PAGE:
December 10, 2009

Cynical? Yup.

There's a "feel-good" sports story making the viral video rounds and I'm sorry, but I'm not buying in to this one...

If you haven't seen it yet, it involves a freshman in high school who has Down's Syndrome. He suits up for every game, but because he can't really handle any actual contact, he can't play. However, his coach wanted him to have a chance - and so at the end of a blowout, he called time out and asked the other team if they wouldn't mind letting the kid score a touchdown. They agreed and the result made national news...



Maybe it's just me, but I can't feel good about this. If he had played "for real" and legitimately scored a touchdown, I'd be whooping and hollering and ready for the movie of the week to be greenlit. As it is, this is a dog and pony show that feels like it's more a way for the Coach to feel like he's done a good deed than helping the kid any.

It's a far cry than the very real excitement and outpouring of support from all involved in the Jason McElwain story - where an autistic basketball player was given a REAL chance to shine, and he seized it in ACTUAL competition.



And for all the hoopla and the millions of YouTube hits... the raw footage tells the real story. The smattering of applause that is already petering out by the end of this clip says more to the "phoniness" of the moment than anything else.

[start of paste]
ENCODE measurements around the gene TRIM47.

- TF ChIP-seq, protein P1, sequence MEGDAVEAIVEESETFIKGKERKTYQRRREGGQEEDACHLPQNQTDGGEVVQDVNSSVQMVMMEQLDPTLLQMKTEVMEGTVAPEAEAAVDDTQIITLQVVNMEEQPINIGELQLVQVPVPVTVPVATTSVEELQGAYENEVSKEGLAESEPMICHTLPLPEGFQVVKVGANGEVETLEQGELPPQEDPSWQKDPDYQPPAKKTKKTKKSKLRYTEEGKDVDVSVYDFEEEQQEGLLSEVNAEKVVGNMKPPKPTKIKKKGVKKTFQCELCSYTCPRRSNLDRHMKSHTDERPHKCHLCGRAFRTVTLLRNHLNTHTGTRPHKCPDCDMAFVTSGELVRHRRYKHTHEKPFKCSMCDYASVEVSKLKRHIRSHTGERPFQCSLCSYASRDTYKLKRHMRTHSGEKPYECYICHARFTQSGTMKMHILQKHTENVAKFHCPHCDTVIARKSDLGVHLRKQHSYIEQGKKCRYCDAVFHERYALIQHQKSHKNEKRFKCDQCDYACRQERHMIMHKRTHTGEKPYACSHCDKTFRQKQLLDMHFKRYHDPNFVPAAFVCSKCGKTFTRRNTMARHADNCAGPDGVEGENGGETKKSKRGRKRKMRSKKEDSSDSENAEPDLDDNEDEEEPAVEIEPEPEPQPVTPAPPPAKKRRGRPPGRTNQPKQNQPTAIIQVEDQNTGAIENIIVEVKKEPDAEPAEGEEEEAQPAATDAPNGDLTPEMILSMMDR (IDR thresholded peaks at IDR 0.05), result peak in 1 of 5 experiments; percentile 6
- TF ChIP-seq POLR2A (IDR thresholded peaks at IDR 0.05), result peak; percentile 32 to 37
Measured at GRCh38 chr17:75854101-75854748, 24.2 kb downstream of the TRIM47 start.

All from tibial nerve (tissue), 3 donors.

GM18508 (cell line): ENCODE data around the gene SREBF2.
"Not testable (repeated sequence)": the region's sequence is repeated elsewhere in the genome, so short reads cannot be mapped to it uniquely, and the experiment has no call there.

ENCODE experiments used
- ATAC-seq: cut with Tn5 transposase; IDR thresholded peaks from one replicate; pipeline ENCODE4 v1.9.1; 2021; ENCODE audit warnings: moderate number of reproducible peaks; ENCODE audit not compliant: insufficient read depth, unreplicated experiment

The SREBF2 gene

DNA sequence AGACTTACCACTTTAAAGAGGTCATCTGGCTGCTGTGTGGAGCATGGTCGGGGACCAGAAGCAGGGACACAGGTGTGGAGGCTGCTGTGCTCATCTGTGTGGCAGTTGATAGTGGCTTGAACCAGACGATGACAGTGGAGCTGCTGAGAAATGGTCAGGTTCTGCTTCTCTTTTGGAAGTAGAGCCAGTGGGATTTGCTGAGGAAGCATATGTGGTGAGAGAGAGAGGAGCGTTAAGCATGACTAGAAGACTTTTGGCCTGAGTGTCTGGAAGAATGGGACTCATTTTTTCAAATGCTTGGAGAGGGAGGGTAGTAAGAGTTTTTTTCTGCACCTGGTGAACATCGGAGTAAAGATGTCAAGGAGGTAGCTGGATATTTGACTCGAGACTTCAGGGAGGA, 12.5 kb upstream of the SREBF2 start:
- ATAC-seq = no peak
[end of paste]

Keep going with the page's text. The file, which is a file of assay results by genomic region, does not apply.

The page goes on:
Am I happy for Matt Ziesel? Sure, I guess. Should I have even heard about this? Probably not.

2 comments:

  1. I might be wrong about this, but they weren't really guarding the autistic kid, were they? Granted, his basket-making was more athletic than just running into the end zone, in a pure sense, but it's not like he was competing against a defense giving 100%.

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  2. I think you can see from the video that the defense was guarding him about as closely as you can expect from that level of play. There are hands in his face and the defenders jump on several of his shots. But more importantly, his coach never went to the other coach and said "Hey, we feel bad for this kid. Do you mind playing Ole defense and conceding a layup?" He was "just another 12th man" at that point, and that's why it rang true.

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